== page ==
According to 2 Corinthians 4:1, Paul did not lose heart in his God-given ministry because of “having been mercied (once-for-all)” by God. He had been saved by sovereign grace and he had been given his ministry by sovereign grace. Therefore, having been mercied by grace with eternal salvation and a God-authorized ministry, he did not lose heart in his trials and suffering for the gospel (4:8-10). After all, if one has mercy, what trial or suffering on earth can be too much to bear? So, pastors who have Christ have all they need; there is no reason or basis for losing heart or growing weary in well-doing.
But that is not all God’s mercy did for Paul’s perseverance in ministry. Having been saved by grace through Christ’s Word to him on the Damascus road, mercy received enabled him to trust God’s method of bringing the same message of mercy to others: preaching the gospel. Greeks may seek wisdom and debate, Jews may seek signs and wonders, but from the beginning to the end of his ministry, Paul understood the power of the gospel preached to save an eternal soul (1 Cor 1:.17-18; 2 Cor 4:5). Therefore, he never changed his method or message to the end of his life and exhorted Timothy to commit to do the same (2 Tim 4:2).
In the past 50 years there has been a movement, perhaps with good intentions, to reach more and more people with the gospel by being more “relevant, seeker-friendly, contextual, culturally-sensitive, etc.” Perhaps meaning well, this movement has often denigrated the method of preaching the Word as the primary means and method which God has ordained for each generation and culture to hear the gospel of grace in Christ. In the process, evangelism and worship practices have employed cultural trends to attract more people to the gospel and to the church. This has often resulted in the use of drama, musical intoxication, movies, gospel comedians, mass hysteria, psycobabble, and promised prosperity to attract people to Christ and to the church.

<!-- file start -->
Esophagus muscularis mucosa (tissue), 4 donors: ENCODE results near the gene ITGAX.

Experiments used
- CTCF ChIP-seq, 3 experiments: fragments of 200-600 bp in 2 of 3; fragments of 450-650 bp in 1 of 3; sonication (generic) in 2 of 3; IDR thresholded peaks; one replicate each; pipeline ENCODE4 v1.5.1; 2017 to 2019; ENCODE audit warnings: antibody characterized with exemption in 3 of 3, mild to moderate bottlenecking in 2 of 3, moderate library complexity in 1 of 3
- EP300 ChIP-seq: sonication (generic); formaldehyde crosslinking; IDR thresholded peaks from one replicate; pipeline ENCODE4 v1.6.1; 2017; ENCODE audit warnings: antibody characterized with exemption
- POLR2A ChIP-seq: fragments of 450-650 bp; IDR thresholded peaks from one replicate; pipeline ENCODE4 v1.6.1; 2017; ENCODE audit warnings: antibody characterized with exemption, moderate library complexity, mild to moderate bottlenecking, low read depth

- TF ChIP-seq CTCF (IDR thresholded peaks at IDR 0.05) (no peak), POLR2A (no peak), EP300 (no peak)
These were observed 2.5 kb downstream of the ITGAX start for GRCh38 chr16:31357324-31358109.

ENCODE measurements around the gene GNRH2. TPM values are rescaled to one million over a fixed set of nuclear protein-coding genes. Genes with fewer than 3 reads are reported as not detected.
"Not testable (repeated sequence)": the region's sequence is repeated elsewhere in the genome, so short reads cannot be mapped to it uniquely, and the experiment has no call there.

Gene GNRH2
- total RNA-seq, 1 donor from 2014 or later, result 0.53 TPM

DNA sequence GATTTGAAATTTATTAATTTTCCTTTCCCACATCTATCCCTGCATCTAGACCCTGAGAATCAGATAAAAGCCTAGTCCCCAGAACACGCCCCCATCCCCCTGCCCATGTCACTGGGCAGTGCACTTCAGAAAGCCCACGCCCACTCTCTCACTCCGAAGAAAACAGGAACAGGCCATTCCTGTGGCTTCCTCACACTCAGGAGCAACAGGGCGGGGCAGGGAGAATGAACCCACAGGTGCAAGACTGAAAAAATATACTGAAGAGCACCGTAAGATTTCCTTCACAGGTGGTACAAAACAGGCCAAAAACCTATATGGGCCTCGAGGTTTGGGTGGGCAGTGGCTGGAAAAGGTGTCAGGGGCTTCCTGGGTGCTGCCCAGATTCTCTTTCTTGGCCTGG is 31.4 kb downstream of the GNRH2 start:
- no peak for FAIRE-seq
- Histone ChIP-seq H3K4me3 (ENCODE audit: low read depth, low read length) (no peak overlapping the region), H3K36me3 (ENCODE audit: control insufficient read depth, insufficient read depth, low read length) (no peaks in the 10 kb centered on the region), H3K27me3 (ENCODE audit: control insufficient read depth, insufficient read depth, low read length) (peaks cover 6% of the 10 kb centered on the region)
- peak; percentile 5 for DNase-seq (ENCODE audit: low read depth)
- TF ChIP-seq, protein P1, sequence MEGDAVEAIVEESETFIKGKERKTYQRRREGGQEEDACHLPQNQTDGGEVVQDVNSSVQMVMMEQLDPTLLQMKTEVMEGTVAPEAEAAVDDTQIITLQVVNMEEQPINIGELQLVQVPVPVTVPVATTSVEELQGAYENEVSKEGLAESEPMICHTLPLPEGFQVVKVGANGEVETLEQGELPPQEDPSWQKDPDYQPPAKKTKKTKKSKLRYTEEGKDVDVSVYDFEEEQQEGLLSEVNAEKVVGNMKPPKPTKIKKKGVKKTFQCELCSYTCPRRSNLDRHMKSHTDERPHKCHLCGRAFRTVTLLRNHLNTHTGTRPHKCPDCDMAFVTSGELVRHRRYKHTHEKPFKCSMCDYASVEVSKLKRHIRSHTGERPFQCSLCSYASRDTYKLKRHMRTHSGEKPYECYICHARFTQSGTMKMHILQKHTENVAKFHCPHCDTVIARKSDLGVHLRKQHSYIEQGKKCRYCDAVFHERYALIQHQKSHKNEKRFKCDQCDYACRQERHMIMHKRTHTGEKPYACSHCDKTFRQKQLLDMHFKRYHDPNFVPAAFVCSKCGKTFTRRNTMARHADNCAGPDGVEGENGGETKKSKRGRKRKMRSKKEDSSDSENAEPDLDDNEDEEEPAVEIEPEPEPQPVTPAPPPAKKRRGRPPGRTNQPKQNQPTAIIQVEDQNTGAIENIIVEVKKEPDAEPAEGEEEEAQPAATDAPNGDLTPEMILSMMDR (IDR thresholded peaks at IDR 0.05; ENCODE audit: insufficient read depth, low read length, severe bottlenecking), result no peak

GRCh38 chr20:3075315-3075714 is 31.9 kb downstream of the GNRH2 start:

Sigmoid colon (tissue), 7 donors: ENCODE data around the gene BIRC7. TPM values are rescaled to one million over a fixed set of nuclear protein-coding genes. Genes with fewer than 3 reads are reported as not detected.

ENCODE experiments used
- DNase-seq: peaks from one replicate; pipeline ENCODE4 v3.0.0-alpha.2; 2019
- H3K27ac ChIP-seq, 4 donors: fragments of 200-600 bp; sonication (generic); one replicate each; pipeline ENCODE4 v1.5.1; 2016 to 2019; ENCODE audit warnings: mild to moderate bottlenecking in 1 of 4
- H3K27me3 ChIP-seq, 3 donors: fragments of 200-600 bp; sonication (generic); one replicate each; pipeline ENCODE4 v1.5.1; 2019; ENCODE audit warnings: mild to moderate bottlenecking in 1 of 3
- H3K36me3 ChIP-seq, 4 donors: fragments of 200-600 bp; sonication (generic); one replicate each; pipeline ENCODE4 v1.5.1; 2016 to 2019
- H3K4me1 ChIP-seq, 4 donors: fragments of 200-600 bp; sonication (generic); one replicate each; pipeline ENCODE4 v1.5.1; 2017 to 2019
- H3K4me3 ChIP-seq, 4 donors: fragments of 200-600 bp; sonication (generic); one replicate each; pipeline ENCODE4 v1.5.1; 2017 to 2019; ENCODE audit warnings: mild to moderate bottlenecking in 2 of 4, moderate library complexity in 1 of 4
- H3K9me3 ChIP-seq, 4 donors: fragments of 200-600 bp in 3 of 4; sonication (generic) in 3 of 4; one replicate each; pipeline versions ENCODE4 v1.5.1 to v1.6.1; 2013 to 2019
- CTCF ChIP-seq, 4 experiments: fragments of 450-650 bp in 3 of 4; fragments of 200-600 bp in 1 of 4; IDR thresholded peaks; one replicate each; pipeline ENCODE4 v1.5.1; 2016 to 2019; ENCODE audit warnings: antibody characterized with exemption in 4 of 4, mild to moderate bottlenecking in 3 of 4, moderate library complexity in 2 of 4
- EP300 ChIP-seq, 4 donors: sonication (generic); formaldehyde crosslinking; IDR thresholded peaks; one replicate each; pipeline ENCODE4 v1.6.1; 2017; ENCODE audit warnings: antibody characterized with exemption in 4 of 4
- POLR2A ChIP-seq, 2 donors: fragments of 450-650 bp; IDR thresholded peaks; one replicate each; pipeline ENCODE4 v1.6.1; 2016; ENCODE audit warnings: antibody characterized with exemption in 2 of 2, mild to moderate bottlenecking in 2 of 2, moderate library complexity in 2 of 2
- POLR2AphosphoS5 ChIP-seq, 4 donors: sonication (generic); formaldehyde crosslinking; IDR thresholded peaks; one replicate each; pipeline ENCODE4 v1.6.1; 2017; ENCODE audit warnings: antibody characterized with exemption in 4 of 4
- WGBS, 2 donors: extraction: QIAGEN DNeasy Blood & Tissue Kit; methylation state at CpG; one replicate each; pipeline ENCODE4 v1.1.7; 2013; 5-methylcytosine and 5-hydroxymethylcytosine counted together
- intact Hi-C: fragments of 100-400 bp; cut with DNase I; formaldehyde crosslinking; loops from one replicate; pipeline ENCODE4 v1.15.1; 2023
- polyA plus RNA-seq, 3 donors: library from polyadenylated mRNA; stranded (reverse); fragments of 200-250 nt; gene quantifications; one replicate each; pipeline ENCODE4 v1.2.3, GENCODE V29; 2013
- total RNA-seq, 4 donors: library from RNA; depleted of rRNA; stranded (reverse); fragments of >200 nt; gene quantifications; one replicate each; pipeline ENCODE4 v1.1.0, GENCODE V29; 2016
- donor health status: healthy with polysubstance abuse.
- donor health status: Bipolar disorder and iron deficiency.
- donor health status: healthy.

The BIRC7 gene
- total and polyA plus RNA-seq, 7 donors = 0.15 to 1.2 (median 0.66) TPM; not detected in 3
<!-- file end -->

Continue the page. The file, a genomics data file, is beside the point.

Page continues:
Would Paul approve of such methods? Would he approve of a more palatable message which appeals to fleshly stimulation? Some say he would. Did he not say: “I have become all things to all men, so that I may by all means save some” (1 Cor 9:22)? Yes, Paul said that. But the context of that statement and the very culture he lived in does not support the supposed relevancy and contextualization described in the previous paragraph. On the contrary, the context of 1 Corinthians 9 only speaks to Paul’s personal accommodation to the differences between Jew and Gentile in regard to the “dividing wall” of the ceremonial laws (see Eph 2:11-22). When he was with Jews, he ate what Jews ate; when with Gentiles, he ate what Gentiles ate (1 Cor 8-10). Yet, he did not accommodate either the message or the method to either. To both he preached the unchanging gospel (1 Cor 9:18, 27).
Having been mercied by the sovereign power of God, Paul concluded that he must not lose heart in God’s method and message in his ministry.